Greg: Someone like myself might read your book, agree with you in whole, and want to implement more animal fats in my cooking. But a tight budget might discourage them given that they feel if the animal products they are buying aren’t raised small scale or grass-fed, it won’t be as healthy. Can you offer any insights into how one might prioritize fat purchases given your knowledge of conventional sources? For example, would you spend the extra money on quality butter, pork fat, or beef fat? And are there some cuts of meat that you feel are significantly undervalued for what they offer? (ie. beef shoulder, organ meats, etc.?)
Jennifer: It is important both morally and for your health to buy good quality, naturally raised meat and fat. In North America today, we spend less on our food than any other time in history. We should give a higher priority to food in our budget.
There are lots of ways to get good animal fat cheaply. Make friends with your butcher or supplier, they often have to trim the fat from their meat to make it easier to sell to a fat phobic clientele, so they often give away or sell the trimmed fat very cheaply. You should always save and clarify the fat skimmed from stocks and braises. Strain and reuse the fat from roasted meats. Which fat you choose is a matter of taste. If you have no religious taboos, pork fat is the most versatile and useful.
Greg: You explain that animal fats were a staple part of your family’s diet growing up in suburban Australia. Quite different than the average suburban experience of the latest generation in North America. There are many reasons this is so but it seems to have led us to a system of factory livestock farms. Are animals raised to higher standards in other regions internationally? Commonplace grass-fed lamb in New Zealand or beef in Argentina makes it sound like we’re missing out. Is it that we just aren’t willing to spend the extra money or is the consumer not aware of what goes in to meat production?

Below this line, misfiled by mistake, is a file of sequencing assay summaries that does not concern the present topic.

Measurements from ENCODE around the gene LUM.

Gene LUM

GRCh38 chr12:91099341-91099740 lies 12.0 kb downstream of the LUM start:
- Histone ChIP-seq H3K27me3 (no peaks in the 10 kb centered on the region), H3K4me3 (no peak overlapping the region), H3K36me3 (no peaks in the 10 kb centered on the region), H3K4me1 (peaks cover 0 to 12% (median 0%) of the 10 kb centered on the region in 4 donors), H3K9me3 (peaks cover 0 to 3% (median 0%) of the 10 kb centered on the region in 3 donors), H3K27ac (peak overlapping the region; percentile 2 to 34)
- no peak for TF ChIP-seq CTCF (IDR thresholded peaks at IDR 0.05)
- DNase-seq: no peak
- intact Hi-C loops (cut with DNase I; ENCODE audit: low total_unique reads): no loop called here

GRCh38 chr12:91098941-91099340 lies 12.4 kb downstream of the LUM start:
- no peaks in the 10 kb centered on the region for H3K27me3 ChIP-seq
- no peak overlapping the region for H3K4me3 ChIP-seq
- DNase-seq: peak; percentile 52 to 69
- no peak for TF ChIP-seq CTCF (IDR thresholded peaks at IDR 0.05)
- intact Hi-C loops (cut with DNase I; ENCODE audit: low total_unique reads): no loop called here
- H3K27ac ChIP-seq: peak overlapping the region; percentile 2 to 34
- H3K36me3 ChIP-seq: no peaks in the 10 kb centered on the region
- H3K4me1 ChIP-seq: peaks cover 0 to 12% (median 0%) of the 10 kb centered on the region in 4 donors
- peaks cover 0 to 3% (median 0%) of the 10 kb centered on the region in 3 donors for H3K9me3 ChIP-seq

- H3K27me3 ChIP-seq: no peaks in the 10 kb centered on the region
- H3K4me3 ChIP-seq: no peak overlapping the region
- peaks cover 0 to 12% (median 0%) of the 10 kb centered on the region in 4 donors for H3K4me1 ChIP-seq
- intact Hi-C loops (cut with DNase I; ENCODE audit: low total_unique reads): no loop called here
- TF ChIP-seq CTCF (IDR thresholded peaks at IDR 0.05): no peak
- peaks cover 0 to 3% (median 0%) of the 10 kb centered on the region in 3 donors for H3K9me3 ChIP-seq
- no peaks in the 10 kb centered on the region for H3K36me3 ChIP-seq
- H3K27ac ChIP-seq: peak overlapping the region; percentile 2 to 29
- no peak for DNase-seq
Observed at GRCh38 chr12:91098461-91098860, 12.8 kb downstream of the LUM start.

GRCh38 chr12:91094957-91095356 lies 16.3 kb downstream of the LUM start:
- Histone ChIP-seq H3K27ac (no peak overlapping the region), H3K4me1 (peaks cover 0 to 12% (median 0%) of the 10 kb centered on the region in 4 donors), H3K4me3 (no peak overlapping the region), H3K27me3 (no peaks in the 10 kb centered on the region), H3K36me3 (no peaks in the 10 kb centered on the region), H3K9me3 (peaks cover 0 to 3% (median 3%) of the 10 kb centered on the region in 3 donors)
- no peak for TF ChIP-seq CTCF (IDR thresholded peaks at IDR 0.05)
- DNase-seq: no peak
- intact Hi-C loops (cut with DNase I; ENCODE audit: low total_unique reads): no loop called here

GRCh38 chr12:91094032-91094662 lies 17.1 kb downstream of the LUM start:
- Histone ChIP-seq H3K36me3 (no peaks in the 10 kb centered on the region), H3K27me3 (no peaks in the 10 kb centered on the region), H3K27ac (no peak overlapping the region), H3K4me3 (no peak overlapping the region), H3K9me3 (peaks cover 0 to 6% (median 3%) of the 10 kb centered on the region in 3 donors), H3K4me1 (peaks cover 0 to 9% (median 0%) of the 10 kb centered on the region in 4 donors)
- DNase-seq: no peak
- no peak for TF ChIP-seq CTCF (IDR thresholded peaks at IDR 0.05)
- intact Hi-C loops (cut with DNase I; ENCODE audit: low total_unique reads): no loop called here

Jennifer: Animals are raised to different standards all around the world. Meat is very cheap in North America and there is a reason for that ‘ factory farming. Michael Pollan has made it clear that while factory meat may be cheap we are paying for it in other ways, pollution, disease, and so on. Quality raised animals are available everywhere, just in some places it is easer to obtain them. We should all remember that ruminants were designed to eat grass ‘ there is a reason a cow has four stomachs. If we are going to eat animals we should raise them well and give them a good life. Read what Hugh Fearnley-Whittingstall has to say in his River Cottage Meat Book. I believe the quality of the animal’s life is reflected in the quality and taste of its meat. For example I buy lamb from Baa Sheep in the St Lawrence market. I know how much Elizabeth cares for her animals, that is why her lamb tastes so good.